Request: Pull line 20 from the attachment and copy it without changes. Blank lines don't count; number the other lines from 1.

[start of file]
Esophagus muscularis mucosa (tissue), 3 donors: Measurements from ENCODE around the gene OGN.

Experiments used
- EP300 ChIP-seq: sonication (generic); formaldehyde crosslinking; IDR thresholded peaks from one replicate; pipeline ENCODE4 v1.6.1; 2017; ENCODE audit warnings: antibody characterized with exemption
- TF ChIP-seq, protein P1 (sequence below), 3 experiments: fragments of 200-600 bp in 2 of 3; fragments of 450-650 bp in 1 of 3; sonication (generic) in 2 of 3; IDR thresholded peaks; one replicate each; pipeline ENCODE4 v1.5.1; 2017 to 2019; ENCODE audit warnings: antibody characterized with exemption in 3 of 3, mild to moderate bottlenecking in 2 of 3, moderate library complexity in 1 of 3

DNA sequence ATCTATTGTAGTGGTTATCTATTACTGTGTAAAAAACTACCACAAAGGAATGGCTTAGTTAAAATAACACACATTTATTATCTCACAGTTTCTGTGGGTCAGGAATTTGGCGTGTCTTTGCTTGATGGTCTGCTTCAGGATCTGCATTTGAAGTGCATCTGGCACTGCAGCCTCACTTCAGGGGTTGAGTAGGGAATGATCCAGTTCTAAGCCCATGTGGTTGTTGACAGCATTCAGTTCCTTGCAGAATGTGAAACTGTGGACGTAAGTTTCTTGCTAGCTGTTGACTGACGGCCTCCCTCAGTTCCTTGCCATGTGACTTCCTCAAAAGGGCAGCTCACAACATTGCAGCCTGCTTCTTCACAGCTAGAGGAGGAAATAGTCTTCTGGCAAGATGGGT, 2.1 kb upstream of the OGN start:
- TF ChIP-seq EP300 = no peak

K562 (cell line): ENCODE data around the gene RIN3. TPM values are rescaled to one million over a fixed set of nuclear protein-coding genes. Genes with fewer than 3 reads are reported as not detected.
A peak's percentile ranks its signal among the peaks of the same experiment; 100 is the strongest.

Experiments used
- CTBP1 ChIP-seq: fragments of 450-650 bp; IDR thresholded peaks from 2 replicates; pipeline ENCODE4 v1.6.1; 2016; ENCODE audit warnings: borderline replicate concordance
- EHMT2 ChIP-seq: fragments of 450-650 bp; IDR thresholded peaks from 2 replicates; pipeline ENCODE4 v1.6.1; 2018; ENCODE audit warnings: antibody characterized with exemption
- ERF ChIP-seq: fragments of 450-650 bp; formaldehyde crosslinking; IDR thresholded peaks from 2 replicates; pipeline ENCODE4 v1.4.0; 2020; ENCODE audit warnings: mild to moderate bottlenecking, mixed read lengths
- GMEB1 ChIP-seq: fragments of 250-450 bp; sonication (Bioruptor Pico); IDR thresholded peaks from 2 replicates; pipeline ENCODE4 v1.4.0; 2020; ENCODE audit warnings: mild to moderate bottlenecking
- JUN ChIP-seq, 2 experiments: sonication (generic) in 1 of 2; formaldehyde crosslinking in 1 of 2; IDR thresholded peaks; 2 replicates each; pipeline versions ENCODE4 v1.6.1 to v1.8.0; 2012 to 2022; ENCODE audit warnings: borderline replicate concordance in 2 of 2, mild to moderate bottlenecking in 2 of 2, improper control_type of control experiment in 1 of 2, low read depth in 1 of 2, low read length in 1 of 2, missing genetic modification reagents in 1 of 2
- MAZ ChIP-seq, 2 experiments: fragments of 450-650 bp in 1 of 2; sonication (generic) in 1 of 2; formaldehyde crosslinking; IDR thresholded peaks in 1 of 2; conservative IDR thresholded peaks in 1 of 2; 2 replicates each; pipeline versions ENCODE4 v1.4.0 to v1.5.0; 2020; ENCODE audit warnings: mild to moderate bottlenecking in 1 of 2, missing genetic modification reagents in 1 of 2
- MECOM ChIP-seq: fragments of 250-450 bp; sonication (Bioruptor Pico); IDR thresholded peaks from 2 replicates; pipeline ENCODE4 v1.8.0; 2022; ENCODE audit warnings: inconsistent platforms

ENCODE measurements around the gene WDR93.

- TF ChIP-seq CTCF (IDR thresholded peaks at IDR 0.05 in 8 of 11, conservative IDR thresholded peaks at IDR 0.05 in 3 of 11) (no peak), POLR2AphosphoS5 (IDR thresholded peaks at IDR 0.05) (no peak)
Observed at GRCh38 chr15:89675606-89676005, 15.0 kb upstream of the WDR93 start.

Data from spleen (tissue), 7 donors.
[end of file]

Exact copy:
Data from spleen (tissue), 7 donors.